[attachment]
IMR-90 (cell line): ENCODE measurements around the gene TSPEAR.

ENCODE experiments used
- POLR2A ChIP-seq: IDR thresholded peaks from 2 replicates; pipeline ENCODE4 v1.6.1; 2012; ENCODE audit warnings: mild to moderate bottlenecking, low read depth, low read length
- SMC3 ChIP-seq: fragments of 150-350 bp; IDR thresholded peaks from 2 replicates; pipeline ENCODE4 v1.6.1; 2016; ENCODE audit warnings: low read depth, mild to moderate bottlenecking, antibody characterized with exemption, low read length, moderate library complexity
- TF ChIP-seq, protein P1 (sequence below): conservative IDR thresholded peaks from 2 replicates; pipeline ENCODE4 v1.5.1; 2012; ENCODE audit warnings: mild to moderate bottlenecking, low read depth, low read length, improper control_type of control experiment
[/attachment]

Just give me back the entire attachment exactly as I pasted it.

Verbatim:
IMR-90 (cell line): ENCODE measurements around the gene TSPEAR.

ENCODE experiments used
- POLR2A ChIP-seq: IDR thresholded peaks from 2 replicates; pipeline ENCODE4 v1.6.1; 2012; ENCODE audit warnings: mild to moderate bottlenecking, low read depth, low read length
- SMC3 ChIP-seq: fragments of 150-350 bp; IDR thresholded peaks from 2 replicates; pipeline ENCODE4 v1.6.1; 2016; ENCODE audit warnings: low read depth, mild to moderate bottlenecking, antibody characterized with exemption, low read length, moderate library complexity
- TF ChIP-seq, protein P1 (sequence below): conservative IDR thresholded peaks from 2 replicates; pipeline ENCODE4 v1.5.1; 2012; ENCODE audit warnings: mild to moderate bottlenecking, low read depth, low read length, improper control_type of control experiment